MDA receives new grants to bolster food safety
MDA receives new grants from federal government to bolster food safety capabilities
FDA grants will help Agriculture Department develop new systems for tracing contaminated foods
The Minnesota Department of Agriculture (MDA) learned this week that it has won $600,000 in grants from the U.S. Food and Drug Administration (FDA) to enhance the state’s food safety capabilities.
The three-year grants will help the Agriculture Department more quickly trace contaminated foods to grocery stores and other distribution points, and will help bolster MDA efforts to ensure that recalled products are quickly and fully withdrawn from the marketplace.
MDA Commissioner Dave Frederickson said the grants will be a welcome boost for the Minnesota food safety model, which has come to be regarded as a national leader.
“Minnesota has developed a national reputation for leadership in food safety thanks to a strong collaboration between the Minnesota Department of Agriculture, the Minnesota Department of Health, the University of Minnesota, and our federal and local partners,” Frederickson said in a news release. “We are grateful for these grants because they will further strengthen our food safety capabilities here and across the country.”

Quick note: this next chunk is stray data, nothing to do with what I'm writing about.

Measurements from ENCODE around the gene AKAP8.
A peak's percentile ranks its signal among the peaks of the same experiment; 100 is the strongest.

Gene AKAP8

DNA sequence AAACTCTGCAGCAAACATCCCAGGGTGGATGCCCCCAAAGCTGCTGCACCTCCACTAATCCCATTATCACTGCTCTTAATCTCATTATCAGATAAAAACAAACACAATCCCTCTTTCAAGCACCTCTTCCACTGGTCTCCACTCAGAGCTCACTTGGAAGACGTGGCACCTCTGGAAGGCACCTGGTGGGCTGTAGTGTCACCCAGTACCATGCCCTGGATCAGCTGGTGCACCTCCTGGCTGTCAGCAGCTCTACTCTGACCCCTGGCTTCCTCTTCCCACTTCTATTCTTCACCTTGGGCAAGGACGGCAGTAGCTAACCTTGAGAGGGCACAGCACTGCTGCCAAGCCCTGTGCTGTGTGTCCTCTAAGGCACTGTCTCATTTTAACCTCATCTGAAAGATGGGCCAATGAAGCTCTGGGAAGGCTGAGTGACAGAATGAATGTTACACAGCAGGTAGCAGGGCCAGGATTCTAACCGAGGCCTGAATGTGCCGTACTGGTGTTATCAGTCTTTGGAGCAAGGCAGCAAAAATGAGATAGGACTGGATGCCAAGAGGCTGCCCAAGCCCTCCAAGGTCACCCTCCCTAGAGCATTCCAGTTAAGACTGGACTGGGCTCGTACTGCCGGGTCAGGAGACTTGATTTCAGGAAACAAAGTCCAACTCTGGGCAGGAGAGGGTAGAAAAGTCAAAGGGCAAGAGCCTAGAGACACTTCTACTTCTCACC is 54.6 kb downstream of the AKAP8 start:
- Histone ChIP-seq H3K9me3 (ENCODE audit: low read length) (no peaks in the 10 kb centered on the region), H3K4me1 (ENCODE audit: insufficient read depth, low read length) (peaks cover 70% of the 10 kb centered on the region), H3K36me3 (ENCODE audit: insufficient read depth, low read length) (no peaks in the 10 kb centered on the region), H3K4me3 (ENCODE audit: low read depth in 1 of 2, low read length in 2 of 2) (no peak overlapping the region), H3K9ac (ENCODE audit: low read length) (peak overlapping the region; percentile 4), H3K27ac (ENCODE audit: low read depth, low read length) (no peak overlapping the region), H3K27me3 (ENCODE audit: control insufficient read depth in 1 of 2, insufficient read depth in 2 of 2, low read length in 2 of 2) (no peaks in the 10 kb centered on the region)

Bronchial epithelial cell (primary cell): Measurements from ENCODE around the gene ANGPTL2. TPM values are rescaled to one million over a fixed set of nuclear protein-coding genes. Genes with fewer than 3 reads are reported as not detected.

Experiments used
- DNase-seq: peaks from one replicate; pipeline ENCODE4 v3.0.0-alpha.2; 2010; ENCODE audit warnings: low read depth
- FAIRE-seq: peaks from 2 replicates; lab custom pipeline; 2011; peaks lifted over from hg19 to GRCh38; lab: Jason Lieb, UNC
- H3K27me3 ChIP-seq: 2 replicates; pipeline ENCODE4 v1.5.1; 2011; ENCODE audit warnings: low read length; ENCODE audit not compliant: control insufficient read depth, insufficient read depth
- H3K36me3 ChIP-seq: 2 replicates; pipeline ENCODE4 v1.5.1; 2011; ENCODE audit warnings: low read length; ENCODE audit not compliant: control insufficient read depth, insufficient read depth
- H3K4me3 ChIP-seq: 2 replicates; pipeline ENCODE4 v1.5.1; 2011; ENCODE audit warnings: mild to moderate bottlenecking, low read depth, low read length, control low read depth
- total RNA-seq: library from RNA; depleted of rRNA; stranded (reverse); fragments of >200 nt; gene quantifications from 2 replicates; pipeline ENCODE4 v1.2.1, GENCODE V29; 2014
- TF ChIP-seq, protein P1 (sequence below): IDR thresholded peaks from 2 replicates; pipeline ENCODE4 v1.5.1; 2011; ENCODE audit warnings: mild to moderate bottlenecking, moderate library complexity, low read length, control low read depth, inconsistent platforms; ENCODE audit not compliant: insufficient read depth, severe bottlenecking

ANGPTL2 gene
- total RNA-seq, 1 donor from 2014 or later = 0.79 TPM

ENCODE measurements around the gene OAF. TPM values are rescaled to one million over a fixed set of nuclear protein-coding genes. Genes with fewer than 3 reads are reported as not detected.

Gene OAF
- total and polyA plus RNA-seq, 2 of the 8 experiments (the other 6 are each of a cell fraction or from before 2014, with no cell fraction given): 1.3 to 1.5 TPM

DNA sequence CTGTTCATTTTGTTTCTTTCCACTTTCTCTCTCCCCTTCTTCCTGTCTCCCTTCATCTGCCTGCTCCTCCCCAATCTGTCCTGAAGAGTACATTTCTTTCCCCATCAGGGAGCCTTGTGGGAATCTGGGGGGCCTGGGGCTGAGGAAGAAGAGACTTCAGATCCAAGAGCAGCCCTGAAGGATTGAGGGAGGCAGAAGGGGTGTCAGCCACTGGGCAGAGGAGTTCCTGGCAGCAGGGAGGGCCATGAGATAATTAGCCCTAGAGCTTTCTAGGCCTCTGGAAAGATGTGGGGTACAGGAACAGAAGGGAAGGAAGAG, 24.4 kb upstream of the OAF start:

In its grant application, MDA proposed to explore the use of web-based technologies to improve the flow of information between the food industry and regulatory agencies. This approach is expected to accelerate food investigations and recalls, meaning that fewer people will be at risk from contaminated products.
According to MDA Dairy and Food Division Director Heidi Kassenborg, the grant award also enables MDA to share its project innovations with food safety officials across the country.
“Every minute we can shave off the time it takes to trace contaminated products and get them off the shelves means fewer people getting sick,” Kassenborg said. “These proposals are focused on developing and sharing processes that improve information flow during a foodborne illness investigation, and we believe that will translate into better food safety for people around the country.”